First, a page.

Magic in the Moonlight Review: Emma Stone, Colin Firth Have "Chemistry," Yet Woody Allen's Film Is "Fluffier Than a Croissant"
In theaters Friday, July 25
2 1/2 stars (out of 4 stars)
An enchanting look at unlikely powers of love, this comedy is fluffier than a croissant just out of the oven.
That's not good enough. By now, we expect more from a sharp-witted, prolific genius like writer-director Woody Allen. At 78 years old, he's still at the pinnacle of his profession, dutifully releasing one original film a year. In the past decade alone, he's crafted such masterworks as Blue Jasmine, Match Point and Midnight in Paris. It's not too much to want another Vicky Cristina Barcelona — not another Scoop.
But la-di-da, guess what we're stuck with. So let's go back to Europe in 1928. A simpler, sunnier time. Stanley (Colin Firth) is an internationally renowned British magician who performs under the act of a Chinese conjurer named Wei Ling Soo. He might call himself pragmatic. Others would call him an arrogant blowhard. After a show, a fellow illusionist invites him to a friend's home in the south of France to suss out a possible con artist. Seems a young American named Sophie Baker (Emma Stone) is passing herself off as a psychic extraordinaire. Smug Stanley gleefully brags that he can't wait to catch her in a lie and "throw it back in her face!"
Until they meet, that is. Though Stanley doesn't reveal his true identity or profession when he introduces himself to Sophie, in an instant, she senses an Asian heritage. Hmmm. . . During a séance, wide-eyed Sophie successfully connects to the great beyond and reaches a client's deceased husband. (A lit candle even rises above the table!) Then, during a visit to see Stanley's wealthy aunt, Sophie clutches one of her necklaces and is able to rattle off her most intimate details. Stanley is won over — and in more ways than one.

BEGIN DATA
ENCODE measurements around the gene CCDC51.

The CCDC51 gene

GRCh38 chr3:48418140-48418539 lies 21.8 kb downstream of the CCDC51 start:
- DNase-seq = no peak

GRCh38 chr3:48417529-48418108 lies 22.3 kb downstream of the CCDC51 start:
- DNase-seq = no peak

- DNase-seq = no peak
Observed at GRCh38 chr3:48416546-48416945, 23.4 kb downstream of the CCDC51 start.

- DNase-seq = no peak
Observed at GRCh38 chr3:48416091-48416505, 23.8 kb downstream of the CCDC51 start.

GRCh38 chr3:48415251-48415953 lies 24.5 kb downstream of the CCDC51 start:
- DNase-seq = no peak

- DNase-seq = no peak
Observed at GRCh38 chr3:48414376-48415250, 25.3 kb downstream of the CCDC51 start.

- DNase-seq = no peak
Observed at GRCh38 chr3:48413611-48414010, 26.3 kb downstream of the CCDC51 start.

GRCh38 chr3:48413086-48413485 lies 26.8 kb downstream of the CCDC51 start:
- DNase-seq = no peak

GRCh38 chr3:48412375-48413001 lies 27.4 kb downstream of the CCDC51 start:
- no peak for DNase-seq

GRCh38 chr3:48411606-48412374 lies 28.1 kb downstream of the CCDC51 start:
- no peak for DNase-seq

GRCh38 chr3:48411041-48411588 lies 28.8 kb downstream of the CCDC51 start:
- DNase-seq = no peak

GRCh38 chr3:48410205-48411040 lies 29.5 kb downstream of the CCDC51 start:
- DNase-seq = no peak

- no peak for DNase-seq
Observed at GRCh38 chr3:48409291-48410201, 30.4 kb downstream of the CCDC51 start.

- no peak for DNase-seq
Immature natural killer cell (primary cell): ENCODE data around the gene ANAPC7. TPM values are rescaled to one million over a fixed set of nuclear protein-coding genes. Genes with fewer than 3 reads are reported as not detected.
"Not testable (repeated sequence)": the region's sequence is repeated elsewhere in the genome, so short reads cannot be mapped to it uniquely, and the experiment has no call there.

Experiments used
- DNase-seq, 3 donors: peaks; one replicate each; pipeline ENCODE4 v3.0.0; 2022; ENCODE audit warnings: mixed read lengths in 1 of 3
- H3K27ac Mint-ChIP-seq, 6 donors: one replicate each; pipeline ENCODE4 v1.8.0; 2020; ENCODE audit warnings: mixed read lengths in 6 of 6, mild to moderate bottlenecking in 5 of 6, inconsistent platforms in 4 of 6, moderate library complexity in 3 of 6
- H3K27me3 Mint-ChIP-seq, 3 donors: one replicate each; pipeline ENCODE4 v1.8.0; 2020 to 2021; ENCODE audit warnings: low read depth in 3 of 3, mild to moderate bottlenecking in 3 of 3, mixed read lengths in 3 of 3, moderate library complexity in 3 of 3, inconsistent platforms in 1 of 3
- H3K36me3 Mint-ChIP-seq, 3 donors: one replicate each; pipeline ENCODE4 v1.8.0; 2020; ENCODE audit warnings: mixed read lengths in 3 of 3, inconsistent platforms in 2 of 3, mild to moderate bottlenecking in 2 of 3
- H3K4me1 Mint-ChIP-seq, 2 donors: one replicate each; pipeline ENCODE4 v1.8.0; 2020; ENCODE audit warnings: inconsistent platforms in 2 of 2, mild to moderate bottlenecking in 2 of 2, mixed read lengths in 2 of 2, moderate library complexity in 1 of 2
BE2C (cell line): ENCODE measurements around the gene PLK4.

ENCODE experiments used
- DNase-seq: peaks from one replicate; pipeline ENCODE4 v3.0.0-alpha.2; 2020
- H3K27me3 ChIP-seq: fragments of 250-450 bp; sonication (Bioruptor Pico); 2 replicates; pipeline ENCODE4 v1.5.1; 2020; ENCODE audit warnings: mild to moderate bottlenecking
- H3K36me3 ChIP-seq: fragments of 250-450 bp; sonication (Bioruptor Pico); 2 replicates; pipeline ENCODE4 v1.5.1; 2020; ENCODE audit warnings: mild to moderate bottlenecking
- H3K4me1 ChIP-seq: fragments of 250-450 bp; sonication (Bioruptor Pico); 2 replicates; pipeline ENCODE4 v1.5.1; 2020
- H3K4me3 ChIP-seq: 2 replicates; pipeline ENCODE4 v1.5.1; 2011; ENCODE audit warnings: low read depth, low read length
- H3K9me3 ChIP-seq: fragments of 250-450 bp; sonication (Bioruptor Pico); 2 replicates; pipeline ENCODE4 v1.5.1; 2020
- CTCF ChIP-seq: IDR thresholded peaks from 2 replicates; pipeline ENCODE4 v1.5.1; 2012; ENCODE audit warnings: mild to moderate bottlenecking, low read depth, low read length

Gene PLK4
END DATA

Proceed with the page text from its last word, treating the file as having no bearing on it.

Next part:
Like Allen's most recent outing, the sublime Blue Jasmine, this film aims to examine angles of deception. In this case, there's nothing more than meets the eye. Stanley can only attempt to debunk Sophie's sixth sense so many times, making the narrative and humor oh-so slight. The auteur surely has something strong to say about religion and philosophy, yet nobody is going to leave the theater having any more insight into his views. Or, on a more basic level, understand what makes his characters tick. This matters in a comedy too! Sophie's smitten suitor (Hamish Linklater), for example, courts her by chirping sweet nothings on a ukulele. That's it. The end. Somehow we're expected to believe that this vivacious beauty accepts a wedding proposal from this fool/borderline stalker. A third-act twist raises even more questions about her M.O.
Only the chemistry between dapper Firth and the luminous Stone goes beyond smoke and mirrors. And yes, even with a 28-year age difference between them, the two manage to pull it off. It's evident as soon they duck for cover from the rain inside an empty observatory and Sophie innocently asks Stanley to put his arm around her to stop her from shivering. A single hushed image of the pair looking up at the titular moonlight is just lovely.
Stone began the summer single-handedly elevating the Amazing Spider-Man 2 and now, with her dazzling smile and charm, she saves the day again in this ho-hum effort. Wanna talk about real movie magic? Start with her.